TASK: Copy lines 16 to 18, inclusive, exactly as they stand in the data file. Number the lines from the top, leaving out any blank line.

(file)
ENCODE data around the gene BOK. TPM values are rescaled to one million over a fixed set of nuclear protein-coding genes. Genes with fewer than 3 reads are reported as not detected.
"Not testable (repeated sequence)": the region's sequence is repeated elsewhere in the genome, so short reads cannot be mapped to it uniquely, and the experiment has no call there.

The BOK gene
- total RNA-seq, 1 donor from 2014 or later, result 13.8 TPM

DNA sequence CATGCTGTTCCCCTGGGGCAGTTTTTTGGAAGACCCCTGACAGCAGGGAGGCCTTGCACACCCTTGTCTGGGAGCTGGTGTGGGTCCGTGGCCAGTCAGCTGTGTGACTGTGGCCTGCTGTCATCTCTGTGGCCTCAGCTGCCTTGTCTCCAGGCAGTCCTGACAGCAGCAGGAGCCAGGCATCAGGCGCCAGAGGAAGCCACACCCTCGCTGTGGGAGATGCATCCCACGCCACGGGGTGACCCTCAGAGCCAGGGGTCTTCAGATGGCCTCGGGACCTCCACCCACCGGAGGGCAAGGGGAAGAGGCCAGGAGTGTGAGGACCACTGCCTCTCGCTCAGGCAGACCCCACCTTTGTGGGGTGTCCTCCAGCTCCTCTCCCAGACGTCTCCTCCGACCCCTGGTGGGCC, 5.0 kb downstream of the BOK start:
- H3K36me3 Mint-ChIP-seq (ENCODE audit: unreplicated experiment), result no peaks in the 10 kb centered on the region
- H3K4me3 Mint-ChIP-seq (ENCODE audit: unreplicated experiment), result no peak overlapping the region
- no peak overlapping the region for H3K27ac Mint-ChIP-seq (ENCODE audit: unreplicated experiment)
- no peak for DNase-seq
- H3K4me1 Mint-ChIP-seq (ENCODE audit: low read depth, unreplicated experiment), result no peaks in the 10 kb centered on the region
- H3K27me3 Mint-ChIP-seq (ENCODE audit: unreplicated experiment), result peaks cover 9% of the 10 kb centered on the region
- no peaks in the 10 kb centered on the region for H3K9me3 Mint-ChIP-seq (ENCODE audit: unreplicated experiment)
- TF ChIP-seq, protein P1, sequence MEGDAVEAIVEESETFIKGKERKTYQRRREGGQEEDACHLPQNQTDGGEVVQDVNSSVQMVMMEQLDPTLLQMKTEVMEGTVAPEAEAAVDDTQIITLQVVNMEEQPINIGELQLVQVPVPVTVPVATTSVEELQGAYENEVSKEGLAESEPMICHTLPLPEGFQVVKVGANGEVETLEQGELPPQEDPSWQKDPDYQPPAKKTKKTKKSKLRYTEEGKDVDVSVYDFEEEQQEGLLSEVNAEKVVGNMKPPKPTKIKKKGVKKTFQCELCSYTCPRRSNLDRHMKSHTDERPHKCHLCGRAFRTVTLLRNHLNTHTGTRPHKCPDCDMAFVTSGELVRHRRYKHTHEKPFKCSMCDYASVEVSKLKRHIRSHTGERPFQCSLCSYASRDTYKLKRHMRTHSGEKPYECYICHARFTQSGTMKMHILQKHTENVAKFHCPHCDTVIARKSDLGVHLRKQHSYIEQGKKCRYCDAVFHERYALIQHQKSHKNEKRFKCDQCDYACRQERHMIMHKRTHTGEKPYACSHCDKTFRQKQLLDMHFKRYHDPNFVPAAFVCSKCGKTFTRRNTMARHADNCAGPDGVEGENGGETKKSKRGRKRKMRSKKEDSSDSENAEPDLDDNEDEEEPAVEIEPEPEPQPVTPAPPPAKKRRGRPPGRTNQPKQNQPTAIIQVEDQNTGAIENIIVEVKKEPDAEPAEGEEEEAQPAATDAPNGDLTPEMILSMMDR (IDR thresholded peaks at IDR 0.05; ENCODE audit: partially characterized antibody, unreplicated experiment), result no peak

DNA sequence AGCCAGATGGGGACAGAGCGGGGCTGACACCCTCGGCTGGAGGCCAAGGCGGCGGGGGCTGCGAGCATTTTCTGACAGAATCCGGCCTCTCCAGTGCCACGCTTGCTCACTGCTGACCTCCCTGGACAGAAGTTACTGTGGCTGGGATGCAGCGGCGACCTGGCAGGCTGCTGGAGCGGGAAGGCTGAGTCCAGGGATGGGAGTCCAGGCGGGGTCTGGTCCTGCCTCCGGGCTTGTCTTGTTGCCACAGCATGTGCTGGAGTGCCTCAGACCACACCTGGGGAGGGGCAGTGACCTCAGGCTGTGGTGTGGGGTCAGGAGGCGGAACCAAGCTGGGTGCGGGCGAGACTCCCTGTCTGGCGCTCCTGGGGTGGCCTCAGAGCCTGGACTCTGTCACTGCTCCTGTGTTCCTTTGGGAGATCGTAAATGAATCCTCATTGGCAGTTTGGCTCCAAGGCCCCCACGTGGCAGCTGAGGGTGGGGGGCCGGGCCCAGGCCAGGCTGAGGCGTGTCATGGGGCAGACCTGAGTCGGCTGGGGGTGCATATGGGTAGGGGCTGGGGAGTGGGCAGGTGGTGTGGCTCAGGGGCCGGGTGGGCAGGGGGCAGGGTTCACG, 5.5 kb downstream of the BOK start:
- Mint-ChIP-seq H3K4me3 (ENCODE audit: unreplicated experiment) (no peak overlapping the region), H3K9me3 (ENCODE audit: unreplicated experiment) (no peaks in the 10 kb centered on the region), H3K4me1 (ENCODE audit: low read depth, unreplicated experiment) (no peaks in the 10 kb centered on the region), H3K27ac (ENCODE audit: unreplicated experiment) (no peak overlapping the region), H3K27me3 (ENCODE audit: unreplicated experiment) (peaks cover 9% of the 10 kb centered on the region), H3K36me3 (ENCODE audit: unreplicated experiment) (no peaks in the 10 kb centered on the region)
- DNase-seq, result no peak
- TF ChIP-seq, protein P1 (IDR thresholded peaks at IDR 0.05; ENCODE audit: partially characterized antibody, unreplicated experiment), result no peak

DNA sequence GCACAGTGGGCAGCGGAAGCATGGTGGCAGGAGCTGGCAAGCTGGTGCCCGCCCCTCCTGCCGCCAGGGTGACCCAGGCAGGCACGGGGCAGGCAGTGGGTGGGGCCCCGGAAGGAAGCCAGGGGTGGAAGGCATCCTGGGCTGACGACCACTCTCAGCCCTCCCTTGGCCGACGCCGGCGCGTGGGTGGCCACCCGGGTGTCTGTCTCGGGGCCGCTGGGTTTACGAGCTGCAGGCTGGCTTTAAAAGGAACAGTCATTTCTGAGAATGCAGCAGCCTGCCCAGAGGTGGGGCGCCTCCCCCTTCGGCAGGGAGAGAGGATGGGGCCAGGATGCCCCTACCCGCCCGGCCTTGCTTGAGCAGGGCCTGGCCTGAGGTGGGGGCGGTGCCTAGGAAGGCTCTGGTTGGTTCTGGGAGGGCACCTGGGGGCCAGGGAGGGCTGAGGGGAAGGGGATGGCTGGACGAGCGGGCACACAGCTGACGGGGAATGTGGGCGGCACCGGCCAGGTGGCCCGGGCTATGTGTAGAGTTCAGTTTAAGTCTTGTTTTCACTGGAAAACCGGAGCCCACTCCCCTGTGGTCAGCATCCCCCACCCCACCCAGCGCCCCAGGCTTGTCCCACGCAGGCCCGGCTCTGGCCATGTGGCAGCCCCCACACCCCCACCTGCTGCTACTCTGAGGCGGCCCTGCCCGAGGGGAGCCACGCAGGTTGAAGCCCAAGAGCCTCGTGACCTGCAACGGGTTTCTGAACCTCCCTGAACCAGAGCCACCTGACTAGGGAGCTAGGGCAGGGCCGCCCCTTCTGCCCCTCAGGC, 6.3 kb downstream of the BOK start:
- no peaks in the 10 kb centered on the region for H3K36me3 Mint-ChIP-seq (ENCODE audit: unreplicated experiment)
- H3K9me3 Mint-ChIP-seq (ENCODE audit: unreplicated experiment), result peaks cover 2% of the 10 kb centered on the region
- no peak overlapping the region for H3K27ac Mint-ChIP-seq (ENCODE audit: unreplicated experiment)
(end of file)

- DNase-seq, result no peak
- TF ChIP-seq, protein P1 (IDR thresholded peaks at IDR 0.05; ENCODE audit: partially characterized antibody, unreplicated experiment), result no peak

DNA sequence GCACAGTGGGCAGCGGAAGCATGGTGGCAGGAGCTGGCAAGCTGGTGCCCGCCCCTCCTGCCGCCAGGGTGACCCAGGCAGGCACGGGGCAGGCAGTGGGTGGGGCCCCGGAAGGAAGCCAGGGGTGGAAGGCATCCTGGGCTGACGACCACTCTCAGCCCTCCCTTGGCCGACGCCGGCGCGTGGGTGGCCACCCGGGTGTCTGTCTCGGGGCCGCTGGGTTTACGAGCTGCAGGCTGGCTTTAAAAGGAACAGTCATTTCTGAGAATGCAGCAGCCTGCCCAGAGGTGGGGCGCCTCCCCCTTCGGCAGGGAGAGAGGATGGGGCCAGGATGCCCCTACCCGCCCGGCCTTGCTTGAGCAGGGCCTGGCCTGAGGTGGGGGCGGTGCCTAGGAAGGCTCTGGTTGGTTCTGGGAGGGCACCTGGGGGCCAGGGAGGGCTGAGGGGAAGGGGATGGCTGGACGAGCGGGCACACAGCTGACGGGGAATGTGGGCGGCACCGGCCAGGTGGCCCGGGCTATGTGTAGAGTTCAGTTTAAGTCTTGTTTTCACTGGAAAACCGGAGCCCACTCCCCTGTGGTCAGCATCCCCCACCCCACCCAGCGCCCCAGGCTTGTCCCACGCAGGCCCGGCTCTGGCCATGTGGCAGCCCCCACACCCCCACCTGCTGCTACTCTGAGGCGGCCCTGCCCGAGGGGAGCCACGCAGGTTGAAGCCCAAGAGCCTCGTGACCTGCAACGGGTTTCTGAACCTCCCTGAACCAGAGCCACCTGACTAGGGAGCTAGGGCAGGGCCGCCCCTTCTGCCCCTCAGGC, 6.3 kb downstream of the BOK start: